M4.1 and M4.8 Events on December 2, 2000
A Look at Web Server Traffic


The M4.1 and M4.8 events on December 2, 2000 provide an interesting contrast in web server traffic in response to felt earthquakes.

December 2, 2000 had two felt earthquakes in California. At 00:28:07 there was a M4.1 located near Big Bear City, and at 07:34:15 there was a M4.8 near Truckee. The Big Bear event is in the Southern California area served by the USGS Pasadena office, and it is normal for felt events in Southern California to generate web traffic surges on our server. The Truckee event is in Northern California, so the traffic it generated on the Pasadena server was due to people coming in to fill out the Community Internet Intensity Map [CIIM] questionnaires. These two mechanisms for bringing visitors to our site generate distinctly different patterns of traffic.

Web Server Traffic: 2 Dec, 2000

Here is the overall traffic pattern for the 24 hours, in 10-second chunks. Note the two large peaks. The first is the M4.1 Big Bear event, which was felt in parts of Southern California. The second event was the M4.8 near Truckee. This was not felt in Southern California, but links from the USGS Menlo Park web page brought people to the Pasadena server to fill out questionnaires about the event.

Normally, a felt event in the middle of the night will generate an immediate traffic spike which decays rapidly. Then a second less-peaked swell comes after dawn, when people who felt the earthquake wake up and go looking for information about it. In this case, the "dawn swell" has a second peak added on top of it.



Detail: 00:20-00:40

Here is detail for the 20 minutes surrounding the first peak. This is the surge that came from people who felt the M4.1 Big Bear event. Note that there is about a one minute lag from the event origin time to when there is an unmistakable increase in traffic. This is probably about the amount of time it takes a person who is already at their computer to find a bookmark for our page. The "Recent Earthquakes" pages are generally updated within about 2-4 minutes after an event, so some people are coming to the web site before there is even anything to see.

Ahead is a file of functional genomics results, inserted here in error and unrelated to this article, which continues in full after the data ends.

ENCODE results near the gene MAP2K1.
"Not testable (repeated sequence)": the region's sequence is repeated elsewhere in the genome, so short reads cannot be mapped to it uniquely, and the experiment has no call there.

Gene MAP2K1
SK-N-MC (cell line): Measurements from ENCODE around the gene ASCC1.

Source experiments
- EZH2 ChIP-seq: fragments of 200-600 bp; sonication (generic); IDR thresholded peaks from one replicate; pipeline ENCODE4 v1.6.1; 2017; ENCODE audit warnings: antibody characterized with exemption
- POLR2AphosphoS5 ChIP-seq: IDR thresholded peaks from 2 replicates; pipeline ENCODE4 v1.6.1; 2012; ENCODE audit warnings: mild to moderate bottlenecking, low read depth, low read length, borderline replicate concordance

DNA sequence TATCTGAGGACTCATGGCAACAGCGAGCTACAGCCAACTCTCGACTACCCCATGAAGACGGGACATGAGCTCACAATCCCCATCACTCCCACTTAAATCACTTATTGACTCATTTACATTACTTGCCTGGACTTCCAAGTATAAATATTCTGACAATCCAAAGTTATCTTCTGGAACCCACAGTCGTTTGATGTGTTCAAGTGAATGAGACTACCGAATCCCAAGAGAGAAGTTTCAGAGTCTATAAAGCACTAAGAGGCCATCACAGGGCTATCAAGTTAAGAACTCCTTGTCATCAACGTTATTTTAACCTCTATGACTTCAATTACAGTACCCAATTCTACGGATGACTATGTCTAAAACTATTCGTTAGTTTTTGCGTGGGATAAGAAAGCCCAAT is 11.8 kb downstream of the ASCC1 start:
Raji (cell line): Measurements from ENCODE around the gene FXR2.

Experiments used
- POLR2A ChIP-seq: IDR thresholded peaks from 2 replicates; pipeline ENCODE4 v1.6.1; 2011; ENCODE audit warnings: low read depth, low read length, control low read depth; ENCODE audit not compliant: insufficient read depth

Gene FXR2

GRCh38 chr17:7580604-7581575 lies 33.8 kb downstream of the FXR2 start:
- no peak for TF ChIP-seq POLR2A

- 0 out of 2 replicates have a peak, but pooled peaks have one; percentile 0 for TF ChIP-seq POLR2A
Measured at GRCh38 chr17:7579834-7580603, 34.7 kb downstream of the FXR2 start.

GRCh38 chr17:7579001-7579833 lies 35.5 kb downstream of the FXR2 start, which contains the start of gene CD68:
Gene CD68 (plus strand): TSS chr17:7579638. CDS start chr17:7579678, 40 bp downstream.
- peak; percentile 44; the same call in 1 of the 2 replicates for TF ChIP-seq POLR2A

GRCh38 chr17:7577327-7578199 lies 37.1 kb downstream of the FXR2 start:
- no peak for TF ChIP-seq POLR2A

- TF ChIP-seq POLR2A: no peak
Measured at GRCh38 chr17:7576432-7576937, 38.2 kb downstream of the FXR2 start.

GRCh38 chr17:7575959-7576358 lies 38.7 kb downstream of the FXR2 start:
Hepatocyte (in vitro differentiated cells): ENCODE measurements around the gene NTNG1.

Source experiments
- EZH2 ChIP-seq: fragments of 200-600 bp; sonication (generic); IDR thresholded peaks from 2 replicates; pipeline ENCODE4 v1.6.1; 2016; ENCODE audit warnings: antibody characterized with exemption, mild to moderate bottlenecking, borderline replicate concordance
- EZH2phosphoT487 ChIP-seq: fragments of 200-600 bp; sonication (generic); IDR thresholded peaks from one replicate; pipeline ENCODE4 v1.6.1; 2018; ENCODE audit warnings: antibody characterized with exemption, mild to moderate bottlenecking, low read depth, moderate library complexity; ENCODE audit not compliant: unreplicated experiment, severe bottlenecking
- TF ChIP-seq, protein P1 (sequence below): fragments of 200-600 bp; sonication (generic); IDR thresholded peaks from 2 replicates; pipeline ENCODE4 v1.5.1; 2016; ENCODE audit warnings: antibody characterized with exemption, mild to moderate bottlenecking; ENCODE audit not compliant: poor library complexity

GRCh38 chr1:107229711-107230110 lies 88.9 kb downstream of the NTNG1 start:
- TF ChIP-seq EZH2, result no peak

Detail: 07:25-07:45

This is detail of the 20 minutes around the beginning of the second surge. This was people coming to fill out CIIM questionnaires about the M4.8 Truckee event. Note that the increase is not as steep as in the first peak. This is most likely because people coming to the Pasadena site were referred from the Menlo Park site. This made us the second stop instead of the first, and different people will take different amounts of time to read the first page before following the link.



Recent Earthquakes: December 2

This is day's traffic for just the "Recent Earthquakes" pages. Note that this generated a lot of activity right after the first event, but then there was no activity until dawn. This indicates that most people who came to the site right after the event had their curiosity satisfied, and the rest of the people who felt it didn't feel the need to check it until they woke up in the morning.



CIIM: December 2
This is a graph of all CIIM traffic for the day. Note that in this graph, the peak is much higher after the second event than the first. This is probably partly due to the second event being larger, and also because the second peak includes people who felt the first event and were just looking it up after they woke up in the morning.



Recent Earthquakes: 00:20-00:40

As above, this is detail of the "Recent Earthquakes" traffic for the 20 minutes around the first peak. There is a lag of not quite 90 seconds before the first visitor went to the "Recent Earthquakes" page. The people who were first on the site would not have found the event there yet.



CIIM: 00:20-00:40

This is detail of CIIM traffic around the first event. Note that the lag before the first vistor is nearly two minutes here. This is probably because this is again a secondary destination for people looking for information about an event they just felt.



Recent Earthquakes: 07:25-07:45

And this is the 20-minute detail for the "Recent Earthquakes" pages around the second surge. Note that this event didn't really generate a peak at all. This is most likely because the people coming to the Pasadena server after this event were coming to fill out a CIIM questionnaire. It is most likely that they were referred here from the "Recent Earthquakes" pages on the Menlo Park server, so they had already seen the map.



CIIM: 07:25-07:45
This is CIIM traffic around the second event. This shows a definite increase in traffic, but it builds relatively slowly. This indicates that this page was a secondary destination for these visitors, and not the first place they went after they felt the event.



CIIM Questionnaires: December 2

This is the graph of CIIM questionnaires submitted for the day. The important features in this graph are just to see that the two lines are identical. This indicates that the web server was able to keep up with the load. In the past, we have had situations where the server was not able to process the questionnaires as fast as they came in. In this case, we had capacity to spare. The peak rate was 16/min, and our server is capable of processing 1200/min. So in this case, we were able to deal with the load comfortably.



Stan Schwarz
Honeywell Technical Services
Southern California Seismic Network Contract
Pasadena, California
Last Updated: 8 December 2000